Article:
That's Not Fair: What is Unjust Enrichment
On all of the television court shows, one theme that is pervasive is that the judge, in issuing his or her ruling, attempts to fashion as result that is “fair” to the parties. But as anyone who has first-hand experience, either as an attorney or as a party, with “real life” lawsuits, knows well, it is all too often true that the concept of “fairness” plays no part in the judgment rendered by the judge or jury. There is one legal claim, however, that can be asserted in certain circumstances, which is totally founded on the concept of fairness. That claim is known as “unjust enrichment.”
In order be able to prevail on a claim of unjust enrichment, a plaintiff must prove each of the following five elements: (1) an enrichment, (2) an impoverishment, (3) a connection between the enrichment and the impoverishment, (4) the absence of justification for the enrichment and impoverishment, and (5) the absence of a remedy provided by law. Say, for example, that Jim is a painter who enters into a written contract with Tom to paint Tom’s house located at 1357 Main Street. On the day that the painting is to occur, Tom sends a text to his painting crew foreman Pete to go paint the house, which Jim mistakenly identifies as being located at 1537 Main Street. Upon arriving at that location, Pete knocks on the door, but there is no answer. Pete and his crew then commence to paint the house. After thirty minutes later, George, the owner of the house, arrives home, and is pleasantly surprised to see a painting crew painting his house, which was long overdue to be repainted. George then enters his house, and does not talk to Pete until Pete knocks on his door again at the end of the day to collect the contract price for the paint job. At that time, George informs Pete that he is not going to pay, as he had never entered into any agreement with Jim to have his house painted.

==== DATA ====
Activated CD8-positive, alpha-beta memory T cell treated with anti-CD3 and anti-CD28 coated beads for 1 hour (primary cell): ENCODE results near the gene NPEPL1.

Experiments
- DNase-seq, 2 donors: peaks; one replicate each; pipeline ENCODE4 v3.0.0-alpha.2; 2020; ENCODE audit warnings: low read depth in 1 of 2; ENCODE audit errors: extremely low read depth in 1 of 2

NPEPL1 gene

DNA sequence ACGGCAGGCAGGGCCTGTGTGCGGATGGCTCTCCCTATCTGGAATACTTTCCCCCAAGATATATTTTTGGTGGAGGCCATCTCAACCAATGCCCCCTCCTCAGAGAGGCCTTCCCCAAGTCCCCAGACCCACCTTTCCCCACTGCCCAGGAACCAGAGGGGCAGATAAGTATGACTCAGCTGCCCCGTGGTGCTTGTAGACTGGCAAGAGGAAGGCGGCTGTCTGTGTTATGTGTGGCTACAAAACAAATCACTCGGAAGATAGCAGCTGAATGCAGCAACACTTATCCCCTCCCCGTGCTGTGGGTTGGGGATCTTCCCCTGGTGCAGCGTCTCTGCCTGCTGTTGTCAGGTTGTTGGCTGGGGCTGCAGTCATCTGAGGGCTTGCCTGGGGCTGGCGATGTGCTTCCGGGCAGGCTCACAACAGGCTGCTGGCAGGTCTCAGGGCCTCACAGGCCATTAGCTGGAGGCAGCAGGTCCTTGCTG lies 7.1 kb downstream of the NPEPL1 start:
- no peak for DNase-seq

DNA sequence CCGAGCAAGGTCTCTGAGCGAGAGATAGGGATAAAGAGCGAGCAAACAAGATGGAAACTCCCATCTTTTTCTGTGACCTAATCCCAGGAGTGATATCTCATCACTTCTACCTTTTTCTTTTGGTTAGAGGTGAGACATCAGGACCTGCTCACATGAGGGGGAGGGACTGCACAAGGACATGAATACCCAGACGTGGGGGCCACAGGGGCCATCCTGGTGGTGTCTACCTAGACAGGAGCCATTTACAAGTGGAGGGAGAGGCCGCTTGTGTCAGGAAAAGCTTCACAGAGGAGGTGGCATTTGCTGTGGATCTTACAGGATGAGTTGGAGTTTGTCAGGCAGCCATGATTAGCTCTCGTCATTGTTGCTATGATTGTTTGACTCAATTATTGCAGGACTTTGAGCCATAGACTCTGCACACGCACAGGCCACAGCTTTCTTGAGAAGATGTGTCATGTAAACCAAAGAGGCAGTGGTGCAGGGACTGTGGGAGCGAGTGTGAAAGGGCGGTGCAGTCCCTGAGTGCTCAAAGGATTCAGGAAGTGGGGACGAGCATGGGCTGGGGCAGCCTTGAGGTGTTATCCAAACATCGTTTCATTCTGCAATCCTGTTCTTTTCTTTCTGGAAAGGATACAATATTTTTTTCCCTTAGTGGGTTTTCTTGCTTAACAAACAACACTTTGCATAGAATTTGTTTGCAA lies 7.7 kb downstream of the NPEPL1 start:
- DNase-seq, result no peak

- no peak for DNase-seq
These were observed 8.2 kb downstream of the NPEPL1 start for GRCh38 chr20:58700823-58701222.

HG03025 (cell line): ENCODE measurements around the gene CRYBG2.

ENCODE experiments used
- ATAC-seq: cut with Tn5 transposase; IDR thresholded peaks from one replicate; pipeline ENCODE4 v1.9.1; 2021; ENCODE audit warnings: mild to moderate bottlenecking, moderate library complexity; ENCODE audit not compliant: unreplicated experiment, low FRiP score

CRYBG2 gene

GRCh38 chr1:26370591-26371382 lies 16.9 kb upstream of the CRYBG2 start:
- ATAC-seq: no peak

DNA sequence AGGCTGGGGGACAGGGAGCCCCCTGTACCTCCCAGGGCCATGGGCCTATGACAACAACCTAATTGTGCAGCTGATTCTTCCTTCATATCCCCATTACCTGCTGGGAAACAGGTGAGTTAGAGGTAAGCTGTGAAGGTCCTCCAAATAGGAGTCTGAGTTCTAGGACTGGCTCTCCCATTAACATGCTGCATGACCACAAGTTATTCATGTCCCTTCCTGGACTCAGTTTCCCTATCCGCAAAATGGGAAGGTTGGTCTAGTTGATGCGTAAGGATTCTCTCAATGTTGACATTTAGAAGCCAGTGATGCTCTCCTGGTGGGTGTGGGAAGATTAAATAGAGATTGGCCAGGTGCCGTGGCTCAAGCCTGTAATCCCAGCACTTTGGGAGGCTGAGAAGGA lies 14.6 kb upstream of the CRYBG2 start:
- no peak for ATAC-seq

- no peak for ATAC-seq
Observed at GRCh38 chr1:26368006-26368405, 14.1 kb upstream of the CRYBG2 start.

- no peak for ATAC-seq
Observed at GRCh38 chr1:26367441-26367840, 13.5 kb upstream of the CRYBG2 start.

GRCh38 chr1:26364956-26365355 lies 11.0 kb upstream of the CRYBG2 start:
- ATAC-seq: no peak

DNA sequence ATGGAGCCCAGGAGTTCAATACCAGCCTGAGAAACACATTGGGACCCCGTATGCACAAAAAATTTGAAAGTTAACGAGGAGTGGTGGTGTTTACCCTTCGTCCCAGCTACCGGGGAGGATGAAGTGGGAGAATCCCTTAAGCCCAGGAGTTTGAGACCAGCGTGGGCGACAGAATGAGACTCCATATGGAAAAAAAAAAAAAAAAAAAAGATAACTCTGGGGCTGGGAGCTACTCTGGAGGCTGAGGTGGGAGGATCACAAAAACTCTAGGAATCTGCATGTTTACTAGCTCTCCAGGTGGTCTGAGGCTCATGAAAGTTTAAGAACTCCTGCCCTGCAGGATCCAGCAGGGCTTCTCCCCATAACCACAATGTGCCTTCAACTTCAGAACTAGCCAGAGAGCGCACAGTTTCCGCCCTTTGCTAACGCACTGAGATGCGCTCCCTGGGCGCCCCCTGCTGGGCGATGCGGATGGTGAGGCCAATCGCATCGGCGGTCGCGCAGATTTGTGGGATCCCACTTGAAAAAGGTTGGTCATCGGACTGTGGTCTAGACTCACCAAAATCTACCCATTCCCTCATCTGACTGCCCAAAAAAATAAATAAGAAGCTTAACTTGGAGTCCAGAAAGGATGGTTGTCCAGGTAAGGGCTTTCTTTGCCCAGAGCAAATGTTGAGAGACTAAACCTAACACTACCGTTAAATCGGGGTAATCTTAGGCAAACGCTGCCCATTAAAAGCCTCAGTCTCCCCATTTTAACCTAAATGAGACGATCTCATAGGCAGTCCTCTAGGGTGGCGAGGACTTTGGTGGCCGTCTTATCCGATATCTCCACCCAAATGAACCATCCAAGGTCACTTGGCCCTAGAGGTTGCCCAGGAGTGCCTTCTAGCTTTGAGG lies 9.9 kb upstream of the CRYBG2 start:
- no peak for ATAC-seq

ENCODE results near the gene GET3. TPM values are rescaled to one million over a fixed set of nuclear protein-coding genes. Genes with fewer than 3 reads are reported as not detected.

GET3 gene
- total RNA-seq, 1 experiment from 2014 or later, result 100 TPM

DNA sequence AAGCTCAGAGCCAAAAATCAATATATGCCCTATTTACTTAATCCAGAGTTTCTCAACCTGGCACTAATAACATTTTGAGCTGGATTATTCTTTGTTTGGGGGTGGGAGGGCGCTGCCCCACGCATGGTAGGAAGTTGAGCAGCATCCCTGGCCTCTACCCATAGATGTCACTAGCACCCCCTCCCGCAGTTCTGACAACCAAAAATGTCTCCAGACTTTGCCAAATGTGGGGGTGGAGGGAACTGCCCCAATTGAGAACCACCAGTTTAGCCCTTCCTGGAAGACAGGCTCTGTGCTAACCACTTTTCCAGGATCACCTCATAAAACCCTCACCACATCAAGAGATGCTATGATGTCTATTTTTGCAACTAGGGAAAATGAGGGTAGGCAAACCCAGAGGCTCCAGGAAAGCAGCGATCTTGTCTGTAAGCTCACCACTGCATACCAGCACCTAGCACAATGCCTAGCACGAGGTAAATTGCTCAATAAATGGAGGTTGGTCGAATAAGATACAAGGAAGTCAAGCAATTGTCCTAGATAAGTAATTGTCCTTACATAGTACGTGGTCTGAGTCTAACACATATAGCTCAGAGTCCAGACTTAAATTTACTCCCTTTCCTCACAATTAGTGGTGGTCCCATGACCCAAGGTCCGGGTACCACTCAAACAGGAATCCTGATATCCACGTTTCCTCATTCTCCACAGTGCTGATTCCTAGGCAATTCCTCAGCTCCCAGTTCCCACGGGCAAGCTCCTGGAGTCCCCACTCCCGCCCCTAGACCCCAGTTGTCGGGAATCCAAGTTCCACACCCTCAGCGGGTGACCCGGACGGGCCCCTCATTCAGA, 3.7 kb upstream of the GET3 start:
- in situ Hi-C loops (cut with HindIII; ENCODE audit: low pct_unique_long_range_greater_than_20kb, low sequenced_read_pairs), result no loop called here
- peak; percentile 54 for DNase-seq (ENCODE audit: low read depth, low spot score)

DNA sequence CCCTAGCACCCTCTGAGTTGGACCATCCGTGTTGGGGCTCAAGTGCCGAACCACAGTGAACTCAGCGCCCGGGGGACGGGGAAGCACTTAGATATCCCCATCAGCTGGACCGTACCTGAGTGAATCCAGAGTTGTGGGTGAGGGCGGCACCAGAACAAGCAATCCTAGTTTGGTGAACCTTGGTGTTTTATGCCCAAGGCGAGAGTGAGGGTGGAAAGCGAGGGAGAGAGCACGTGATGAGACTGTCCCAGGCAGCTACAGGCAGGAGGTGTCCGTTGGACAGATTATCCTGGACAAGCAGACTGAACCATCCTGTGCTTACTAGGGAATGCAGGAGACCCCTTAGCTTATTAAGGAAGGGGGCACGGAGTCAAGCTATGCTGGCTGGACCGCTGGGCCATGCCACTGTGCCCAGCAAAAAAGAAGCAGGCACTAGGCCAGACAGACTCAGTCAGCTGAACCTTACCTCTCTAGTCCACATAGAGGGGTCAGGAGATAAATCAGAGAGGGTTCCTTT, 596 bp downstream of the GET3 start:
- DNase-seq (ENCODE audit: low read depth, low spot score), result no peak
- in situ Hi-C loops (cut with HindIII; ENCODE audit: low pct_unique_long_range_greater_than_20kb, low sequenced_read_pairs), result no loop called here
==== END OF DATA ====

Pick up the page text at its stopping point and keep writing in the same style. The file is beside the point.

Under these circumstances, Jim cannot sue George based upon any contractual theory, as there never was a contractual relationship between Jim and George. But can Jim sue George for “unjust enrichment” and prevail? Looking at the five elements, clearly George was “enriched,” as his house was painted, Jim was “impoverished,” because he paid both for the time spent by Pete and his crew and for the paint, and there is a “connection between the enrichment and impoverishment.” And while George may have had a “justification” had he not stood idly by without saying anything to Pete once he knew that his house was being mistakenly painted, by doing what he did, any possible “justification” was lost. Finally, in that there is no contractual relationship, there is an “absence of a remedy provided by law.” Having met all of the five elements, Jim’s case against George for unjust enrichment is appropriate, and Jim will be able to recover against George for the reasonable value of the painting of George’s house.
About the Author: David Allen, a partner in the Phoenix law firm of Jaburg Wilk, has been representing clients in both transactional and litigation real estate and business related matters for over thirty years. He is licensed as an attorney in both Arizona and California, and is also a licensed Arizona real estate broker. Got a real estate law question for David? Contact him directly.
Originally Published on ASREB.com